By Larry Urish     8/3/2020

In the late 18th century, persecuted Vietnamese Catholics who had been driven from their homes into a nearby rainforest were comforted by the appearance of a Marian apparition that became known as Our Lady of La Vang. More than two centuries later, many of their descendants here in Orange County – the world’s largest population of Vietnamese people outside of their homeland, and themselves no strangers to persecution – spearheaded a project that will forever express gratitude for Our Lady and the hope, strength and love she’s given Vietnamese Catholics near and far. 

Slated for dedication next year, the beautifully crafted Our Lady of La Vang Shrine will serve as a place to honor the key role Mother Mary has played in the lives of so many. 

In 1798, concerned with the growth of Catholicism, Vietnam’s emperor announced anti-Catholic decrees and began a rule of persecution. A group of Vietnamese that had fled into the La Vang forest became gravely ill and prayed the Rosary at the base of a tree. The vision of a woman holding an infant child appeared from above in the branches. Later deemed to be a vision of the Virgin Mary, she provided comfort and instructed the people to boil leaves from the surrounding trees to create a medicine that eventually cured them all.  

Mary provided the same comfort in the 1970s, when thousands of Vietnamese refugees who’d fled their country found themselves in dire circumstances. The story of Diocese of Orange Auxiliary Bishop Thanh Thai Nguyen is but one account. “We escaped Vietnam in 1979,” he says. “Twenty-six of us spent eighteen days aboard a small boat, only twenty-six by six feet. The first four days at sea, a tropical storm tossed out much of our food and water. On the eighth day, we ran out of what was left of our food.” 

He and his fellow refugees never lost faith, however. “Even when things looked very bad, we still prayed morning and evening, including the Rosary,” Bishop Nguyen says. “I believe that Mary’s intercession was a gift from heaven. And every time it rained, every person got a cup of water.” 

The statue depicting Our Lady of La Vang holding the infant Jesus is a sight to behold. Carved from a solid block of white marble extracted from a quarry in Carrara, Italy, the 16-foot-tall figure will stand atop a 2-foot-high platform of white marble sculpted in the shape of a cloud. 

As project manager of the Our Lady of La Vang Shrine Committee, Dr. Elysabeth Nguyen traveled to Carrara, known for its world-class marble, three times to communicate with the artisans who carved the shrine’s statue, ensuring that the Diocese’s chosen design became a reality.  

“The process of creating the statue took a year and a half,” Dr. Nguyen says. “Six months were spent on the design phase, and the actual carving took a year. … The artisans are two brothers from a family that has been sculpting marble for five generations. They selected a huge chunk of white marble, about the size of four large refrigerators. Many statues are composites, but Our Lady is made from one solid block. They did an amazing job.”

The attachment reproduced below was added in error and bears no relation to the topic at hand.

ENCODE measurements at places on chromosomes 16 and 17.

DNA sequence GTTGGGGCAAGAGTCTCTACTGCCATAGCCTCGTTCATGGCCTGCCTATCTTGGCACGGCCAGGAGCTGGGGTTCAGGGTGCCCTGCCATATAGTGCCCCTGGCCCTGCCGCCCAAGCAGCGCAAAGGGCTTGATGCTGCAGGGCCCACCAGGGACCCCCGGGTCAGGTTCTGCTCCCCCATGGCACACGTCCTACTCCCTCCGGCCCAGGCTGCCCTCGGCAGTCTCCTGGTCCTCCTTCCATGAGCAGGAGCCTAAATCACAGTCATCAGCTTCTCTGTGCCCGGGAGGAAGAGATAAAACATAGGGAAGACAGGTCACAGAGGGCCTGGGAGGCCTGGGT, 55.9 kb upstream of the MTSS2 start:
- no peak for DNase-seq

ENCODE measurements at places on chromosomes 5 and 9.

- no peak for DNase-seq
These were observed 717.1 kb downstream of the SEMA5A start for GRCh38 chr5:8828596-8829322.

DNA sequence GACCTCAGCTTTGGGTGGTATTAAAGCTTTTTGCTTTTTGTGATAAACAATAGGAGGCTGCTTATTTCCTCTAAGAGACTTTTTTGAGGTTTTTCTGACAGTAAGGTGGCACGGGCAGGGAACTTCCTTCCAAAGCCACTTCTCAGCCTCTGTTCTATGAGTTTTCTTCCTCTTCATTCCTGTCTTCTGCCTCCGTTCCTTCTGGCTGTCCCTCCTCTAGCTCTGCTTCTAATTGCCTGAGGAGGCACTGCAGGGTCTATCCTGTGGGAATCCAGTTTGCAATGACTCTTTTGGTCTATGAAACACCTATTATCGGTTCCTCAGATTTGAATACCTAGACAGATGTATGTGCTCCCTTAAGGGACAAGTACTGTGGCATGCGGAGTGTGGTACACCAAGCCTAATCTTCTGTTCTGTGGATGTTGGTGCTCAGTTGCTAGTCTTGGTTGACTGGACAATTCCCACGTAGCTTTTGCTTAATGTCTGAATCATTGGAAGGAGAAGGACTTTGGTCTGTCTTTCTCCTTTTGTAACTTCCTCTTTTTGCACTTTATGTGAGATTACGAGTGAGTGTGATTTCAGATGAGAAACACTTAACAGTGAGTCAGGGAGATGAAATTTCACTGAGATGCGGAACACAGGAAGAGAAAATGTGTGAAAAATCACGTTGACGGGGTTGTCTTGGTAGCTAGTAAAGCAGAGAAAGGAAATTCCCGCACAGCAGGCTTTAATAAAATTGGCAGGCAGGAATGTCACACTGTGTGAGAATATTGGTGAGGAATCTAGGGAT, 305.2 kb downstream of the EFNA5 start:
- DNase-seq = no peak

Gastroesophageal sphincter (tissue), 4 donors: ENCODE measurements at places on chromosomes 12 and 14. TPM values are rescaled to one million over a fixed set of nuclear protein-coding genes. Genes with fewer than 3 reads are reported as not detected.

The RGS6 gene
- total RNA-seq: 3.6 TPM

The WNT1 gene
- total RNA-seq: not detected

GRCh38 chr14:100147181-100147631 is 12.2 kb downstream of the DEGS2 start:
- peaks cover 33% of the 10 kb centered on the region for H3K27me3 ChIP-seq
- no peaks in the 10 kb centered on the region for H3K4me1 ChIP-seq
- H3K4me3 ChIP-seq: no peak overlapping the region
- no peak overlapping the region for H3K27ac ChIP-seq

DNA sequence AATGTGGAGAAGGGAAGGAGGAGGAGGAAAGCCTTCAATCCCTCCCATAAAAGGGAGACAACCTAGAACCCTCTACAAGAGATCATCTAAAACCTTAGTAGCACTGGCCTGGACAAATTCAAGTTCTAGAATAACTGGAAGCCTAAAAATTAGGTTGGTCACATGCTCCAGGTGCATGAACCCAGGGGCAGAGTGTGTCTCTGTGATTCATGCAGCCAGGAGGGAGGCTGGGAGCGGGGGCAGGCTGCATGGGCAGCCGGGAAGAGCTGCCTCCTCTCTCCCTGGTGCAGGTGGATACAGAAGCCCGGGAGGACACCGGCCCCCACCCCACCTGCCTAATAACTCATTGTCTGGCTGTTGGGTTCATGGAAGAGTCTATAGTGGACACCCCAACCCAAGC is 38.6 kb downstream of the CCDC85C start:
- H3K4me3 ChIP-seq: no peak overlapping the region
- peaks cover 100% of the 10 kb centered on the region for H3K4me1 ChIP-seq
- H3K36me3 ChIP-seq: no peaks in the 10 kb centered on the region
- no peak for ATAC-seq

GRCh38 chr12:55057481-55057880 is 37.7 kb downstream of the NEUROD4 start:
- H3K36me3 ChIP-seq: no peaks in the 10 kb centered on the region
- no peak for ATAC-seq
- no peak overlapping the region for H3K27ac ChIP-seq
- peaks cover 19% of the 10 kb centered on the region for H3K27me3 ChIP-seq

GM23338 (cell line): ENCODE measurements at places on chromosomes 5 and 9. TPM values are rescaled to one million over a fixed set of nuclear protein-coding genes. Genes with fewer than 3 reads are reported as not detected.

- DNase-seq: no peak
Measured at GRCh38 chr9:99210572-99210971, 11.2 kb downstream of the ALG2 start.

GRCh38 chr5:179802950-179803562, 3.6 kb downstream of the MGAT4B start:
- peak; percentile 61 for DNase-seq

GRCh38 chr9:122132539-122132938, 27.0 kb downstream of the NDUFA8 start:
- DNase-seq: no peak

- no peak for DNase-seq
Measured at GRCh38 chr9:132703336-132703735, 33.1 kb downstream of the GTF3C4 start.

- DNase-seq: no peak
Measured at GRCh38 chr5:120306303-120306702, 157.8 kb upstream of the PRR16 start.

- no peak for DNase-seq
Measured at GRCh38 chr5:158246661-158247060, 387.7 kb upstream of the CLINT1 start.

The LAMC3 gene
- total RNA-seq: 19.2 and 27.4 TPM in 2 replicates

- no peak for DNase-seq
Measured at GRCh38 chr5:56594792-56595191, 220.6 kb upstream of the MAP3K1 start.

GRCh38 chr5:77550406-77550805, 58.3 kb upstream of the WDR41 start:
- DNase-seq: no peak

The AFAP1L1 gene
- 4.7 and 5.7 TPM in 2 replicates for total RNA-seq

Set to be located in the Marian Court, at the northeast corner of Cathedral Plaza, the shrine will consist of the statue set below an Alpha-shaped, ribbon-like canopy of steel panels under a glass-paned roof. Its design blends Vietnamese culture with Christ Cathedral’s modern architectural style. 

“The shrine was designed to be experienced from a variety of angles, not seen from just one point of view,” Dr. Nguyen says. “The Rosary Garden behind the shrine will provide little niches, private places where you can slow down, meditate and talk to God through His mother.” 

Thus far, $12.1 million has been pledged for the shrine, the majority of which has been collected by the Orange Catholic Foundation, the philanthropic arm for the Diocese of Orange.  

The fundraising process itself, Dr. Nguyen stresses, points to the dedication, faith and gratitude of the Catholic-Vietnamese community, as well as to the generosity of so many. “I’m amazed how so many people responded when we shared the story behind the shrine. Our committee’s fundraising team reached out to individual parishes, and they did a wonderful job. Families and individuals without a great deal of money were so generous. Many priests donated personally.”  

She added that when the artisans learned about the story of Our Lady, they jumped on board and chose the project over larger, more lucrative jobs. 

After the shrine is completed, it will be a focal point of the Diocese’s Marian Day, to be celebrated annually. The shrine’s dedication ceremony is planned for late 2021. 

“My maternal grandmother was very spiritual,” Bishop Nguyen says, “and she visited the original La Vang Shrine [in Vietnam] periodically. She would often tell me, ‘No matter what happens in your life, with Mary everything will be okay.’”